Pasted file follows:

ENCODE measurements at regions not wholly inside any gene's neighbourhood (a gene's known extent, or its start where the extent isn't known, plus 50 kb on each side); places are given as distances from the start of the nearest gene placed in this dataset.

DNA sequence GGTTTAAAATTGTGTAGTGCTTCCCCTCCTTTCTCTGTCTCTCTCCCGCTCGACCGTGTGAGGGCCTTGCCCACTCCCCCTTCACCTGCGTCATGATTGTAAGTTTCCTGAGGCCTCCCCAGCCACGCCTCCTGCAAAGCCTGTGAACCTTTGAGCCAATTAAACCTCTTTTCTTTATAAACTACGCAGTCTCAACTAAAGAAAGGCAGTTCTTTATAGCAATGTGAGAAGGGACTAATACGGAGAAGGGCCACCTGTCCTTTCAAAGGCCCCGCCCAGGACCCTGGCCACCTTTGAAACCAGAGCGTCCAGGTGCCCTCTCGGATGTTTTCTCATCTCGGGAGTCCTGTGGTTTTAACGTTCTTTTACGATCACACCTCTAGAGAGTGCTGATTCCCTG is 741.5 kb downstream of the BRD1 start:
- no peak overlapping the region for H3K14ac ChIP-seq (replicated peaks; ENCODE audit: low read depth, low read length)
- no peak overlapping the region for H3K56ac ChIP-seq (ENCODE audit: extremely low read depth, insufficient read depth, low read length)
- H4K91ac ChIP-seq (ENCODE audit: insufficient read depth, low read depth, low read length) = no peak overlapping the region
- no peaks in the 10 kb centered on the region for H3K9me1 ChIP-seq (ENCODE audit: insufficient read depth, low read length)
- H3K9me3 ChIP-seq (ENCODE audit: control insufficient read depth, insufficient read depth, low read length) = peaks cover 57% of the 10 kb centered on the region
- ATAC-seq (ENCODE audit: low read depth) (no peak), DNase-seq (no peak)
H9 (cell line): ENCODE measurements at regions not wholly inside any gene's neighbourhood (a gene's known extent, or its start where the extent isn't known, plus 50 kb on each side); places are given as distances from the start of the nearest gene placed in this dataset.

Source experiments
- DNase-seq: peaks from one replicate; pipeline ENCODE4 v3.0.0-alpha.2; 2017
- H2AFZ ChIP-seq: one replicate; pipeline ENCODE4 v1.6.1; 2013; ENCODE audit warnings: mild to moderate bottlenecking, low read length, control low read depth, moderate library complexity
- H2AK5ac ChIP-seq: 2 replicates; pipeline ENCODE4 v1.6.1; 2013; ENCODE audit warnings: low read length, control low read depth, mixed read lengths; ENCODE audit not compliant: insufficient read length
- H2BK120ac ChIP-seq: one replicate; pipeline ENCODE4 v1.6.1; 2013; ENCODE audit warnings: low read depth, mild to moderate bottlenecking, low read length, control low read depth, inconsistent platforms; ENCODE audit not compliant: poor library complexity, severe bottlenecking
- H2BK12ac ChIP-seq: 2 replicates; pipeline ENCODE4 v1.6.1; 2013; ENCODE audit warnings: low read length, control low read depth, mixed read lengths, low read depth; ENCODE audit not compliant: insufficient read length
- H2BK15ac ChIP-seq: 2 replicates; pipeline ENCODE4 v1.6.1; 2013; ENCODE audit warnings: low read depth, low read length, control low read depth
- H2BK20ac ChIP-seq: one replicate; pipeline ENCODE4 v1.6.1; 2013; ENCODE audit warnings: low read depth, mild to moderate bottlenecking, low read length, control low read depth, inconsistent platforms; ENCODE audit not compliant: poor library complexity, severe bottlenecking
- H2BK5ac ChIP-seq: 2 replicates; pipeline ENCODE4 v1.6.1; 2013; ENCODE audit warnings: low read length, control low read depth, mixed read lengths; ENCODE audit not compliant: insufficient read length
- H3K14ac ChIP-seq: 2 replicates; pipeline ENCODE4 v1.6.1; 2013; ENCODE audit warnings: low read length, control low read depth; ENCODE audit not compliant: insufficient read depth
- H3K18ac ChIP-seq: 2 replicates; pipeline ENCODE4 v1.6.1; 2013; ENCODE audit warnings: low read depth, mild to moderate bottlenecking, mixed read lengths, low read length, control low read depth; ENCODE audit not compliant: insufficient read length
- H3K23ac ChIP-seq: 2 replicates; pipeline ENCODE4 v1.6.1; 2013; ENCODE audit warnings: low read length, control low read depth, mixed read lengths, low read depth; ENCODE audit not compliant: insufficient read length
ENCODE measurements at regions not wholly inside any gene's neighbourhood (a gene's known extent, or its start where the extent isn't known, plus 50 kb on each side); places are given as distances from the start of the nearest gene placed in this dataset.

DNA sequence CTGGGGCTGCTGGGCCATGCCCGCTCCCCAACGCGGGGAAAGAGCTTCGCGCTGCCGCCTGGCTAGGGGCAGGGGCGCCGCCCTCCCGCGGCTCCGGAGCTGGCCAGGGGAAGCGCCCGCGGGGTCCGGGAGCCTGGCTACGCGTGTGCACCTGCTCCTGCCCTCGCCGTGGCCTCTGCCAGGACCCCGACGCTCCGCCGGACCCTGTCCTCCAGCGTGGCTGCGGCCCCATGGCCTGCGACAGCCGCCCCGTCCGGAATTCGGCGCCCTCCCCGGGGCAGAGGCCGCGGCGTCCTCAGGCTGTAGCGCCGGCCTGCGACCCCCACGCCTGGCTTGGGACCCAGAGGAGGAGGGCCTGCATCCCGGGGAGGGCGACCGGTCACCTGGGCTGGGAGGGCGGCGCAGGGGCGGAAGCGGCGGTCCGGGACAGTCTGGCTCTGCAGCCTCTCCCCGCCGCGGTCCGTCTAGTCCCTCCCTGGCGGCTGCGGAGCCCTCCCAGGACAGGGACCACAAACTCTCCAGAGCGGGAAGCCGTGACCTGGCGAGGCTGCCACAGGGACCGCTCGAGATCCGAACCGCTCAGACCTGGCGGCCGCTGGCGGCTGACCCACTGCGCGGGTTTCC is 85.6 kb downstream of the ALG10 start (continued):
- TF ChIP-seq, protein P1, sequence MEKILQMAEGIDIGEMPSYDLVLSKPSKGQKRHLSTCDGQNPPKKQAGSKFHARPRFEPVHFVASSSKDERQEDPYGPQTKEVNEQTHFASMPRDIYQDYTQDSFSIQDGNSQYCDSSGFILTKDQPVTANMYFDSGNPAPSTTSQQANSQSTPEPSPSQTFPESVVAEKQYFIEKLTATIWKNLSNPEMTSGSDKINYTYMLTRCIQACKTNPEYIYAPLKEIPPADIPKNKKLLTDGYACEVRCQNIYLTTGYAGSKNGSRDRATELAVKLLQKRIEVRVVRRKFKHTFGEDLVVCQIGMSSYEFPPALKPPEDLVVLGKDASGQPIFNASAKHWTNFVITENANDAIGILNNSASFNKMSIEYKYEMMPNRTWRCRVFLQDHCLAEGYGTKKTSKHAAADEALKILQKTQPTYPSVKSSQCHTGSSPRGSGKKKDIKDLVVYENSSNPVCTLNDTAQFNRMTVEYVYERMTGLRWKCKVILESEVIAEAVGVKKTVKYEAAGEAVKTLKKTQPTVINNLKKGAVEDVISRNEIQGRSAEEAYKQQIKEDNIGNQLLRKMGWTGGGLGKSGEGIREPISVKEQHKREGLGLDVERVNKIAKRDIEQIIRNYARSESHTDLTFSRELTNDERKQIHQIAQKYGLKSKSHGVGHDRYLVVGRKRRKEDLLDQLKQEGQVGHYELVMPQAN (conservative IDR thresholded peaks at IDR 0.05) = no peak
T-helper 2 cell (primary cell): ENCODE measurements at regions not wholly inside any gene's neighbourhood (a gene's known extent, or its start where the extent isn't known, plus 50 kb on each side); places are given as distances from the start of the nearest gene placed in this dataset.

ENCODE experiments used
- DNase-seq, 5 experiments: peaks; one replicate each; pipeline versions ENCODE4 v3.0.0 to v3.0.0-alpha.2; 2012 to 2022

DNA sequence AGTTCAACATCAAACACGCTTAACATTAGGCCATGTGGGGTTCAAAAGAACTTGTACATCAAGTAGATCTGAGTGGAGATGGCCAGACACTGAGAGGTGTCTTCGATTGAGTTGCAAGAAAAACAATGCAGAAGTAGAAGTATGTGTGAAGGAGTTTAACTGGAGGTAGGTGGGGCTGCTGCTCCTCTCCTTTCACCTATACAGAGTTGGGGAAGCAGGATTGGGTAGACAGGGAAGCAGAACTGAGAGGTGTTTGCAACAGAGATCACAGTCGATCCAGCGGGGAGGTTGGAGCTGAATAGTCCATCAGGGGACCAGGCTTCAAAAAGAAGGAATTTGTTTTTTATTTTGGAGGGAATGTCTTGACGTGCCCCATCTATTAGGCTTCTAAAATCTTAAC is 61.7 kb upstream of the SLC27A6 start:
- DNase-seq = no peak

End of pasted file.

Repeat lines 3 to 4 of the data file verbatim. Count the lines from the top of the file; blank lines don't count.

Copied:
- no peak overlapping the region for H3K14ac ChIP-seq (replicated peaks; ENCODE audit: low read depth, low read length)
- no peak overlapping the region for H3K56ac ChIP-seq (ENCODE audit: extremely low read depth, insufficient read depth, low read length)